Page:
Nursing can take you around the world, across the country, into rural, urban or even suburban areas depending on your specialty and the demand for nurses in those areas. Nursing can also take you into the air, especially if you are highly skilled in trauma care and have a high spirit of adventure. A career as a flight nurse is demanding, both mentally and physically, and is perfect for those who revel in a fast-paced environment like an emergency department, but much smaller, less equipped and hundreds or thousands of feet in the air.
Flight nurses are nursing professionals who perform critical care on helicopters, airplanes and jets after rescues or in the case of life-threatening trauma from accidents, natural disasters or other catastrophic events as well as transferring patients from hospital to hospital, as the need may arise. Patients range from the elderly man who collapsed in his home to premature infants who may need a rapid transfer to a higher level NICU than what is found within the hospital they were born, and anyone in between who needs immediate care from a qualified hospital. Some flight nurses may also serve as medical escorts for patients with illnesses or injuries that may prohibit them from traveling alone.
Many flight nurses are often specialists in emergency medicine, critical care, ICU nursing or have other training, such as a, EMT or paramedic. Mentally, flight nurses need to be prepared for some of the hardest patient care possible, especially when dealing with the aftermath of natural disasters, vehicle accidents, neonatal care or even in a military setting. The job is demanding physically, as well, and flight nurses are expected to be in top physical shape in order to perform some of the potential job functions, such as triage in tight spaces or even being part of a rescue team.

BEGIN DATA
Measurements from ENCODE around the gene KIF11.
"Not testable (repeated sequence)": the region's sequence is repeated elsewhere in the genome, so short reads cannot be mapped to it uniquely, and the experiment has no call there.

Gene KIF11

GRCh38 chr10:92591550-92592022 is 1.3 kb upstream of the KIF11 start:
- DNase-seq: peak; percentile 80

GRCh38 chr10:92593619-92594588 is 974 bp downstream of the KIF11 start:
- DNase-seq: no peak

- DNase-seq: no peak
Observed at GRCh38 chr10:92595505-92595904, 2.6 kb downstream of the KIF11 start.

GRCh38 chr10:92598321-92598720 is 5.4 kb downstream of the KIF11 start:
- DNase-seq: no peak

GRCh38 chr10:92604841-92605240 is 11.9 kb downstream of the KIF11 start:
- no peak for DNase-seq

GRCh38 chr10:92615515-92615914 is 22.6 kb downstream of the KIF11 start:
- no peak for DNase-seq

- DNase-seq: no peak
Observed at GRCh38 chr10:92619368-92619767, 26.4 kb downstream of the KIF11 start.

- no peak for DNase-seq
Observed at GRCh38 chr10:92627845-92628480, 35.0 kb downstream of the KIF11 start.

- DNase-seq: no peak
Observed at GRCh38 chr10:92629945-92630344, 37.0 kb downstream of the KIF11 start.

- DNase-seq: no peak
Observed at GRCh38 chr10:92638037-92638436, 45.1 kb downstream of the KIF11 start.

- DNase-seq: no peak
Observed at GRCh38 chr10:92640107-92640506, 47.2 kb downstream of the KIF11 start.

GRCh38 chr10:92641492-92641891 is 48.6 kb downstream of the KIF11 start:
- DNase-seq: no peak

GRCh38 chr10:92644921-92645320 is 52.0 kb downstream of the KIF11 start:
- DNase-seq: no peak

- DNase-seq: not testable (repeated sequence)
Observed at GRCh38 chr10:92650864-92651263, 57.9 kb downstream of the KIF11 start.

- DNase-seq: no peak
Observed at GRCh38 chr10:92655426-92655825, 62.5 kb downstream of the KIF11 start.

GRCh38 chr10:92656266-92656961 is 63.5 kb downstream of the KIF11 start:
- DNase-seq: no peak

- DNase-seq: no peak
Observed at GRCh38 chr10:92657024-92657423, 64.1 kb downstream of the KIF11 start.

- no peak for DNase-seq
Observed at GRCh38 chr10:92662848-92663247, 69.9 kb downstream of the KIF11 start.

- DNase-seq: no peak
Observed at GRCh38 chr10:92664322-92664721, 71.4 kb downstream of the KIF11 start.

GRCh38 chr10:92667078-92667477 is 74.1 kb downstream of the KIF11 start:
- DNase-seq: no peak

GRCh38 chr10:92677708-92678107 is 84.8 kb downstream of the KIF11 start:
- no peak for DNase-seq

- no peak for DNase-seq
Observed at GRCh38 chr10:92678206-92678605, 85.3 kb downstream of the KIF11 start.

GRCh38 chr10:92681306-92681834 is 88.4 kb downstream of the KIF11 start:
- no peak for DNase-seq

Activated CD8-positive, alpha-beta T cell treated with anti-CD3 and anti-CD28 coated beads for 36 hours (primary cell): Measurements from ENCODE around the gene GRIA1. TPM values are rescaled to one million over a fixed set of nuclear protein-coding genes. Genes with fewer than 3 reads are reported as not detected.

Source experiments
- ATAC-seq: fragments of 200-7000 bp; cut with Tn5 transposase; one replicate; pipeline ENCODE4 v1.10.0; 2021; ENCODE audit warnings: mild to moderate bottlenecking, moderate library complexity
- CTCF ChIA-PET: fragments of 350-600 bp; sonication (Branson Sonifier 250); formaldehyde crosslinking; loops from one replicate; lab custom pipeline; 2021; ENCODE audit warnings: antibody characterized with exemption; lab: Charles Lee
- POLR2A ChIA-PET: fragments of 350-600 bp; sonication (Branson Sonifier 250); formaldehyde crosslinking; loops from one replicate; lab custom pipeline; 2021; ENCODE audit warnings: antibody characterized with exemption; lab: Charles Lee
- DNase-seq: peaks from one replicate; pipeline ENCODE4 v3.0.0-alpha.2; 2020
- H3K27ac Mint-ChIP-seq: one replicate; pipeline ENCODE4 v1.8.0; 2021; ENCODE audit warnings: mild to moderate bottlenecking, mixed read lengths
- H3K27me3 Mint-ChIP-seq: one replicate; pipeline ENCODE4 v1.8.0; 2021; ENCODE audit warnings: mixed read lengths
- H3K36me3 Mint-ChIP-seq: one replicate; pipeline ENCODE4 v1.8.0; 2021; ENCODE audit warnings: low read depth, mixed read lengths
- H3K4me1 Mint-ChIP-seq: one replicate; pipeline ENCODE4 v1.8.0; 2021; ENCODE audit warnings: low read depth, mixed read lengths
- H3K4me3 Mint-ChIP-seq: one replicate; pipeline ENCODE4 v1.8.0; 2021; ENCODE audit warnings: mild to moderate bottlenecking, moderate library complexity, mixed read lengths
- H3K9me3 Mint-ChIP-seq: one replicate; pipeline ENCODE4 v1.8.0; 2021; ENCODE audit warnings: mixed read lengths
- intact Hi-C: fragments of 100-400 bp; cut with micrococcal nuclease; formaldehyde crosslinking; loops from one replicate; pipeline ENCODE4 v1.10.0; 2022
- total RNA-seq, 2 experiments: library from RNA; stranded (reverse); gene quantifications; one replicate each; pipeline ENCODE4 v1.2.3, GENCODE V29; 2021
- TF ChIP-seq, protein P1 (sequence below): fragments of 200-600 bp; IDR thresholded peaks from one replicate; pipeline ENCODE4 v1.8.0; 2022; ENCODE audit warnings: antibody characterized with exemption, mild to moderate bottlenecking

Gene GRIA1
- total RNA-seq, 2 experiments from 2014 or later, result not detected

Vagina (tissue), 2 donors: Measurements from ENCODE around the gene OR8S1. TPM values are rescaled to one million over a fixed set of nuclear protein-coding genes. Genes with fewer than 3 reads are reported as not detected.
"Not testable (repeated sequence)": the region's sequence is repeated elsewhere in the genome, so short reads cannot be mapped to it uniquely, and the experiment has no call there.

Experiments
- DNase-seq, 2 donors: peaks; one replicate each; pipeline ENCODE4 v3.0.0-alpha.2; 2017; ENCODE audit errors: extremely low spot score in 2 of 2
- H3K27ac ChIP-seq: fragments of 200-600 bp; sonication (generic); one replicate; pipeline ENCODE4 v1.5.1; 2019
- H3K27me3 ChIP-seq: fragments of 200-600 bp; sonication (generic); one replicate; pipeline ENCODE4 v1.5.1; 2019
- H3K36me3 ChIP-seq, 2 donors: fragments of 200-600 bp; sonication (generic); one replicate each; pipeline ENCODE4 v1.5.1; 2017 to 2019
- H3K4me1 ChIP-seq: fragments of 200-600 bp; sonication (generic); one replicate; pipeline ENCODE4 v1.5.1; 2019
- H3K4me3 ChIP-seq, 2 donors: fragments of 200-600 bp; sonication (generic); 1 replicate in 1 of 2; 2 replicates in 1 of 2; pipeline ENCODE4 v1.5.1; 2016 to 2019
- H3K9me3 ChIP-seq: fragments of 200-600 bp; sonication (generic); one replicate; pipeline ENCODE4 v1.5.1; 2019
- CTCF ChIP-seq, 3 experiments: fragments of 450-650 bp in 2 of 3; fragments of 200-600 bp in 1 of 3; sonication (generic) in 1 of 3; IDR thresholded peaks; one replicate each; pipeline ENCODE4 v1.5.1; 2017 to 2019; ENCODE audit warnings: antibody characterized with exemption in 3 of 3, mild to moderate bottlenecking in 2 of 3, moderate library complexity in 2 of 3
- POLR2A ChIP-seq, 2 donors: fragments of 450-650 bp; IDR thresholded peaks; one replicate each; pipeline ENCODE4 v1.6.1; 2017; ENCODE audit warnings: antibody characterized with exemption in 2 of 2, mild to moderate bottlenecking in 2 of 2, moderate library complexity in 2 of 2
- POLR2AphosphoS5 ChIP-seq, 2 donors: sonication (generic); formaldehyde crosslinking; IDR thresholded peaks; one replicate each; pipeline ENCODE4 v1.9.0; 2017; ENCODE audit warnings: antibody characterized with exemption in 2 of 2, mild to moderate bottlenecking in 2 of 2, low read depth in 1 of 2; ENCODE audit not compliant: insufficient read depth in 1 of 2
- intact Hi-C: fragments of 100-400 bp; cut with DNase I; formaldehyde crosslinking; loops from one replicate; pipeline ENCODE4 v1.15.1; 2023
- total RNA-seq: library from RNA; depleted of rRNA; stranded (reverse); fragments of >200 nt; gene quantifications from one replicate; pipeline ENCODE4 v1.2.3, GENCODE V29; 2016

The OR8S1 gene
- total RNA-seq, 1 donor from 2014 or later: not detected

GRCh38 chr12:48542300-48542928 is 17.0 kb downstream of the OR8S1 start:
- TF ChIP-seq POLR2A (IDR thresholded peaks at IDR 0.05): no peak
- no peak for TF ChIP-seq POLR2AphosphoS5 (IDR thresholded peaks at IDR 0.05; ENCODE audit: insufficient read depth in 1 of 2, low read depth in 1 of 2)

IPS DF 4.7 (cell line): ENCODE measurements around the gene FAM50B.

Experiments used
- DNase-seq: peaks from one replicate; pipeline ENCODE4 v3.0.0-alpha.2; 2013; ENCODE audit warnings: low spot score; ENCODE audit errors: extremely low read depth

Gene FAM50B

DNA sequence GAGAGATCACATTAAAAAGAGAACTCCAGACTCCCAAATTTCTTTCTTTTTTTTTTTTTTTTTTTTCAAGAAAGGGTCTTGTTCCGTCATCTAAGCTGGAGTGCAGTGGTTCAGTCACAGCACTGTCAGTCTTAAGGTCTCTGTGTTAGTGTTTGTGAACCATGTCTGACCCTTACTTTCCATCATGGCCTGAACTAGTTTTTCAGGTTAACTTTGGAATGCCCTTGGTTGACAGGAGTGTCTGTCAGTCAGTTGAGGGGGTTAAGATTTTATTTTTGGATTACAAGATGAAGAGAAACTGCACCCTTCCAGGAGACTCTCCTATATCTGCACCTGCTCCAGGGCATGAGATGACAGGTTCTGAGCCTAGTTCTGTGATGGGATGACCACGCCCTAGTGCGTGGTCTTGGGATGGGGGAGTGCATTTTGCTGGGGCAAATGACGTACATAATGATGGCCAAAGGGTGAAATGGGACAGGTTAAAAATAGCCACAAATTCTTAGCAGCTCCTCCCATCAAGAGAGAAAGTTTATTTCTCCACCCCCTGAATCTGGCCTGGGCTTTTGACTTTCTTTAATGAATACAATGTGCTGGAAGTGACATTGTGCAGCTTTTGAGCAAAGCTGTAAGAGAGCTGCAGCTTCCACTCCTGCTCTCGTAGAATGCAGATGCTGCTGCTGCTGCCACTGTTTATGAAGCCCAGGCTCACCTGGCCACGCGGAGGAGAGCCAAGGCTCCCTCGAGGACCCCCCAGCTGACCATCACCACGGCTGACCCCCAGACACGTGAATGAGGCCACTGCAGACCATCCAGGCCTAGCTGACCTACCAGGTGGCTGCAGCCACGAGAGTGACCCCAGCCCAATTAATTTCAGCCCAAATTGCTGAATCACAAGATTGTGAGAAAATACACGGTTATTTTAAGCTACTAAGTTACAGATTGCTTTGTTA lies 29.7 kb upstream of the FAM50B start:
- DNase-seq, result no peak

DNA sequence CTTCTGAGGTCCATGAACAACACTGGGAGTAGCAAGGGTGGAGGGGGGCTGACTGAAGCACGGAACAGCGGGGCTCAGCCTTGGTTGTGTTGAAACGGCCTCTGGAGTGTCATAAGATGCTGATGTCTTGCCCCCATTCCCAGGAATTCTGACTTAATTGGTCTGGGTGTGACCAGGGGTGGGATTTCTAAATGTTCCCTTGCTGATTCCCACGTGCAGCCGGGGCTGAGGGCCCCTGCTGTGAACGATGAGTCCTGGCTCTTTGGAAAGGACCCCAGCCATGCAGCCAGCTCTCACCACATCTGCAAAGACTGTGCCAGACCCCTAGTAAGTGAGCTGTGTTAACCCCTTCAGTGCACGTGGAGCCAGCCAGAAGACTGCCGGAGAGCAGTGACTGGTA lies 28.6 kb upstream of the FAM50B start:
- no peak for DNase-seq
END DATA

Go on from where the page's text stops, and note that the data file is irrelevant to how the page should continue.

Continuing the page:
Beyond an RN to BSN degree in nursing, extra certifications and experience may be required for flight nurses. Most flight nurses are expected to have worked in an emergency department, critical care or intensive care unit for two or more years. Certifications in life support, resuscitation and trauma nursing are also desired, plus any additional education or experience that can reflect the nurse’s ability to make quick decisions that help stabilize and save lives. For flight nurses who serve as a medical escort, it may be beneficial to have experience or certifications in the illnesses of the patients being cared for. Lastly, it is important that a flight nurse is able to process trauma and the experience of being “on call” or the ability to function in high-altitude situations.
Flight nursing is a competitive job with little turnover, because of the challenges and career satisfaction it provides. Critical trauma care is never an easy job, even within a fully staffed and supplied hospital setting, and the nurses who help in life-threatening, flight situations must be highly skilled and mentally and physically competent. Flight nurses go the extra mile to ensure the best care is given to patients who are out of the logistical range of qualified hospitals or medical care centers. Read more about the most popular careers in nursing.